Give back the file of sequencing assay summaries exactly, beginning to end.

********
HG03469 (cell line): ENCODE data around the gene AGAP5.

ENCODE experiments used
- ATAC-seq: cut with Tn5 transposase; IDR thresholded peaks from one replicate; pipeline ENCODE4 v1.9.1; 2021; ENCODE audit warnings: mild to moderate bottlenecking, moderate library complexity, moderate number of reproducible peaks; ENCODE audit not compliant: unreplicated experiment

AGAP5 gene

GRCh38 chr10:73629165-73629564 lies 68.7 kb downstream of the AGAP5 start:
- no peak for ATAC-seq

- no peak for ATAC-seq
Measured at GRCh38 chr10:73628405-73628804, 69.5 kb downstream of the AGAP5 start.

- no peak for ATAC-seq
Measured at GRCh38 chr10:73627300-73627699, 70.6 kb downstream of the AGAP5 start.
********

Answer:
HG03469 (cell line): ENCODE data around the gene AGAP5.

ENCODE experiments used
- ATAC-seq: cut with Tn5 transposase; IDR thresholded peaks from one replicate; pipeline ENCODE4 v1.9.1; 2021; ENCODE audit warnings: mild to moderate bottlenecking, moderate library complexity, moderate number of reproducible peaks; ENCODE audit not compliant: unreplicated experiment

AGAP5 gene

GRCh38 chr10:73629165-73629564 lies 68.7 kb downstream of the AGAP5 start:
- no peak for ATAC-seq

- no peak for ATAC-seq
Measured at GRCh38 chr10:73628405-73628804, 69.5 kb downstream of the AGAP5 start.

- no peak for ATAC-seq
Measured at GRCh38 chr10:73627300-73627699, 70.6 kb downstream of the AGAP5 start.